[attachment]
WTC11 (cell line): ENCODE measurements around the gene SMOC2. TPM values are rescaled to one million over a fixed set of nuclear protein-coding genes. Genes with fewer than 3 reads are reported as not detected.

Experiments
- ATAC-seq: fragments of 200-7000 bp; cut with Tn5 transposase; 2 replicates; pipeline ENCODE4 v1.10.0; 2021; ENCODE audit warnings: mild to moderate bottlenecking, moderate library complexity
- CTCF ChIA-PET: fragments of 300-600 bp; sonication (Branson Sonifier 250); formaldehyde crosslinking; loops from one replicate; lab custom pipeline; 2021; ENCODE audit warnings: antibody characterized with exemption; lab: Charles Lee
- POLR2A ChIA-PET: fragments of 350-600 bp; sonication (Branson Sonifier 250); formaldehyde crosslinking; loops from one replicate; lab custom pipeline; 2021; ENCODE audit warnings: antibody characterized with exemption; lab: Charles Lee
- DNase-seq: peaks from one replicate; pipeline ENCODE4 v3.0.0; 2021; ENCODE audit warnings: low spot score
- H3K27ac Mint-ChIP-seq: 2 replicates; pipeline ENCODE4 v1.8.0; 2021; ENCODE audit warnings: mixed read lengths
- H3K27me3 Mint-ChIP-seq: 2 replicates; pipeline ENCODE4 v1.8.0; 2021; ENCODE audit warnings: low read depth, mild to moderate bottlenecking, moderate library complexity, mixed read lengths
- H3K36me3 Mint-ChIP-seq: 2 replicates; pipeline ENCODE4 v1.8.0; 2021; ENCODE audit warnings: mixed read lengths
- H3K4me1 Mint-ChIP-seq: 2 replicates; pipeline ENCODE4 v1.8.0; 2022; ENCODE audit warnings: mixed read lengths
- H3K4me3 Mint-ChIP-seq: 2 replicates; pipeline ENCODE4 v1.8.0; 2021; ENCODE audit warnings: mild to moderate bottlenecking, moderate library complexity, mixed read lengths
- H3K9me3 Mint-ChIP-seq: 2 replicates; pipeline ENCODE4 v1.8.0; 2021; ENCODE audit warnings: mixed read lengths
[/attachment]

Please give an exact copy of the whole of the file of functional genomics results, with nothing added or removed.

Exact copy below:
WTC11 (cell line): ENCODE measurements around the gene SMOC2. TPM values are rescaled to one million over a fixed set of nuclear protein-coding genes. Genes with fewer than 3 reads are reported as not detected.

Experiments
- ATAC-seq: fragments of 200-7000 bp; cut with Tn5 transposase; 2 replicates; pipeline ENCODE4 v1.10.0; 2021; ENCODE audit warnings: mild to moderate bottlenecking, moderate library complexity
- CTCF ChIA-PET: fragments of 300-600 bp; sonication (Branson Sonifier 250); formaldehyde crosslinking; loops from one replicate; lab custom pipeline; 2021; ENCODE audit warnings: antibody characterized with exemption; lab: Charles Lee
- POLR2A ChIA-PET: fragments of 350-600 bp; sonication (Branson Sonifier 250); formaldehyde crosslinking; loops from one replicate; lab custom pipeline; 2021; ENCODE audit warnings: antibody characterized with exemption; lab: Charles Lee
- DNase-seq: peaks from one replicate; pipeline ENCODE4 v3.0.0; 2021; ENCODE audit warnings: low spot score
- H3K27ac Mint-ChIP-seq: 2 replicates; pipeline ENCODE4 v1.8.0; 2021; ENCODE audit warnings: mixed read lengths
- H3K27me3 Mint-ChIP-seq: 2 replicates; pipeline ENCODE4 v1.8.0; 2021; ENCODE audit warnings: low read depth, mild to moderate bottlenecking, moderate library complexity, mixed read lengths
- H3K36me3 Mint-ChIP-seq: 2 replicates; pipeline ENCODE4 v1.8.0; 2021; ENCODE audit warnings: mixed read lengths
- H3K4me1 Mint-ChIP-seq: 2 replicates; pipeline ENCODE4 v1.8.0; 2022; ENCODE audit warnings: mixed read lengths
- H3K4me3 Mint-ChIP-seq: 2 replicates; pipeline ENCODE4 v1.8.0; 2021; ENCODE audit warnings: mild to moderate bottlenecking, moderate library complexity, mixed read lengths
- H3K9me3 Mint-ChIP-seq: 2 replicates; pipeline ENCODE4 v1.8.0; 2021; ENCODE audit warnings: mixed read lengths